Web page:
- Hong Kong Court of Appeal rules on bias in the mediation process in Gao Haiyan and Xie Heping v Keeneye Holdings Ltd and others CACV 79/2011
This case involved an application in Hong Kong to set aside an arbitral award issued by the Xian Arbitration Commission (XAC) in the PRC on the basis that it would be contrary to public policy to enforce the award as the arbitration process had been tainted by bias or the perception thereof. The rules under which the arbitration took place permitted arbitrators and, with the parties’ consent, third parties, to act as mediators, and to meet with the parties jointly or separately. Mediators were expressly allowed to make settlement proposals to the parties.
It seems that during an adjournment in arbitration proceedings a member of the XAC contacted the respondent and requested that the respondent meet with him and the Secretary–General of the XAC. The meeting took place over dinner at the Shangri-la Hotel and the discussion centred on the arbitration proceedings and steps that could be taken to resolve the dispute.
The applicants contended, and the respondents denied, that the meeting at the Shangri-la Hotel amounted to a mediation. The judge doubted whether the process really was a mediation, and concluded that the events at the Shangri-la Hotel would have given the fair-minded observer “a palpable sense of unease” and would have caused the apprehension of a real risk of bias. As a matter of public policy, therefore, he refused enforcement of the award.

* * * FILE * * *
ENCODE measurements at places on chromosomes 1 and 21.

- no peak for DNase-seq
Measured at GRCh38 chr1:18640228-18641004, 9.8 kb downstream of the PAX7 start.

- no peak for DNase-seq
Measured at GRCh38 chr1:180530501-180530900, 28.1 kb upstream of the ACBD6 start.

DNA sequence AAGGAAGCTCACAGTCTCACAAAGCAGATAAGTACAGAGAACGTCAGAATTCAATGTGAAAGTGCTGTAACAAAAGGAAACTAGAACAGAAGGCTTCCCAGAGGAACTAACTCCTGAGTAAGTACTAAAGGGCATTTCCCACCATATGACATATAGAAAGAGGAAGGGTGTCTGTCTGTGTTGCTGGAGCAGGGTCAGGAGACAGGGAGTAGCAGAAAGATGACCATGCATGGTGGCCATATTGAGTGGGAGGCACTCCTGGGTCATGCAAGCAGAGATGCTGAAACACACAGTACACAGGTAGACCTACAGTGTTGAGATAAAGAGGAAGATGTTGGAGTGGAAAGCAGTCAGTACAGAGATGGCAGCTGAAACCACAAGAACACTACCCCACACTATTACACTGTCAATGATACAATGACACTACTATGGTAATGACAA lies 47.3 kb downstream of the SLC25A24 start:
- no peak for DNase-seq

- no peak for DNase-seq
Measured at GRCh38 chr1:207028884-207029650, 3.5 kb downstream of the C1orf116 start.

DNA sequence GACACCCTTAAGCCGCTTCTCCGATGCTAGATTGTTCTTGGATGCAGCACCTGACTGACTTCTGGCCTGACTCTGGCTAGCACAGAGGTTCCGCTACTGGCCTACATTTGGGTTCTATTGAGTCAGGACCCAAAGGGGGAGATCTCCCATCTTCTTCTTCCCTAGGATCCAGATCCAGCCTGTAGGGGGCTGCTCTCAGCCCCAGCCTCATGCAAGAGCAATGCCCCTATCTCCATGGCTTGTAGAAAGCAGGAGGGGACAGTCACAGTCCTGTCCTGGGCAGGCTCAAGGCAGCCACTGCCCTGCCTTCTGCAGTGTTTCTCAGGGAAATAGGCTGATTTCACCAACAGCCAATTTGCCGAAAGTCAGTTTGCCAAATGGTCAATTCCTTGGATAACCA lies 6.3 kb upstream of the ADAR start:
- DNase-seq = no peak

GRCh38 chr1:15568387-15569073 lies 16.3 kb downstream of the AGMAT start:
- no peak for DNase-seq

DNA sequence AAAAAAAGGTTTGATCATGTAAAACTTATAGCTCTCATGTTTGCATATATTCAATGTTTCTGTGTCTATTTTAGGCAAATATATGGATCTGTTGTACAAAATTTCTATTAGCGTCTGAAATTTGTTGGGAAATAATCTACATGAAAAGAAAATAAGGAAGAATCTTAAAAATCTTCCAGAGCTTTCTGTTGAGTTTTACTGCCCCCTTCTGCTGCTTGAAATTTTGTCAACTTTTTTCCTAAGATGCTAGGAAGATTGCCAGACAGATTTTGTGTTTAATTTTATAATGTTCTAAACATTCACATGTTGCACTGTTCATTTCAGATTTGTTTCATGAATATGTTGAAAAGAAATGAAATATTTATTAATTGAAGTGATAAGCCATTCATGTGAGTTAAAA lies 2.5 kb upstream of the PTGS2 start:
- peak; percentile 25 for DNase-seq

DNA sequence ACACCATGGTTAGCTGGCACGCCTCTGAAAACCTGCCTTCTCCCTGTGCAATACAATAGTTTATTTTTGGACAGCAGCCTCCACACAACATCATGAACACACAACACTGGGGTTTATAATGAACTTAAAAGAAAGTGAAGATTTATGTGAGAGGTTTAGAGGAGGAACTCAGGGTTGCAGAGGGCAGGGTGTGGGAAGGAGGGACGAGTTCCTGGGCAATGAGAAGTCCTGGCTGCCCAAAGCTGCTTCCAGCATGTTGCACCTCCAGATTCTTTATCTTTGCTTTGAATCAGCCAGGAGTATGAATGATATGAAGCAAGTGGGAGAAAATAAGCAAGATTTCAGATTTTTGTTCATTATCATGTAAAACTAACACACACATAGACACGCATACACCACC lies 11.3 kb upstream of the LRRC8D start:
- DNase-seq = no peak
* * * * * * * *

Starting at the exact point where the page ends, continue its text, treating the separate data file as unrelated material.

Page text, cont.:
However, in December 2011, the Court of Appeal overturned the first instance decision, upholding enforcement of the award. It ruled that the respondents had waived the right to object to how the process had been conducted by failing to raise any objection during the process itself. In any event, the court found that the process had not been conducted in a way that gave rise to bias. As such, there was no public policy ground for refusing to enforce the award.
This post in the Kluwer mediation blog contains an interesting discussion relating to the first instance decision, and the issues surrounding hybrid ADR processes.
- Singapore Mediation Charter launched
On 9 September 2011, 26 organisations pledged their support for mediation at a ceremony held at the Conrad Centennial in Singapore.
These organisations (a list of which can be viewed here) have pledged their commitment to resolve disputes outside traditional litigation channels. While the Mediation Charter signed by the organisations is not binding, they have publicly committed to promoting mediation by:
- Considering mediation as a first resort to resolve the organisation’s disputes with other persons or organisations;
- Inserting a mediation clause(s) in agreements and forms that the organisation is a party to, whenever appropriate;
- Engaging its staff and members in programmes which equip them with the knowledge and skills of mediation;
- Displaying its name as a signatory to the Charter on the Singapore Mediation Charter website; and
- Placing a specially designed “Singapore Mediation Charter” logo on the organisation’s website or a link which is hyperlinked to the Singapore Mediation Centre’s website.